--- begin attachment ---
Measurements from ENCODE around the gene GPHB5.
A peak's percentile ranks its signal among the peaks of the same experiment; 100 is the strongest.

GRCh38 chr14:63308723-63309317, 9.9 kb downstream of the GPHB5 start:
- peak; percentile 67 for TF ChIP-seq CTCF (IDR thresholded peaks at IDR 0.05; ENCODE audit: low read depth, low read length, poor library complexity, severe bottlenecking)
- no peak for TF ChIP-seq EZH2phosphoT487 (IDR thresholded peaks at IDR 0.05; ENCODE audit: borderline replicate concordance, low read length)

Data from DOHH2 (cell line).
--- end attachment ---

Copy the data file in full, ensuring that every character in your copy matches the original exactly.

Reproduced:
Measurements from ENCODE around the gene GPHB5.
A peak's percentile ranks its signal among the peaks of the same experiment; 100 is the strongest.

GRCh38 chr14:63308723-63309317, 9.9 kb downstream of the GPHB5 start:
- peak; percentile 67 for TF ChIP-seq CTCF (IDR thresholded peaks at IDR 0.05; ENCODE audit: low read depth, low read length, poor library complexity, severe bottlenecking)
- no peak for TF ChIP-seq EZH2phosphoT487 (IDR thresholded peaks at IDR 0.05; ENCODE audit: borderline replicate concordance, low read length)

Data from DOHH2 (cell line).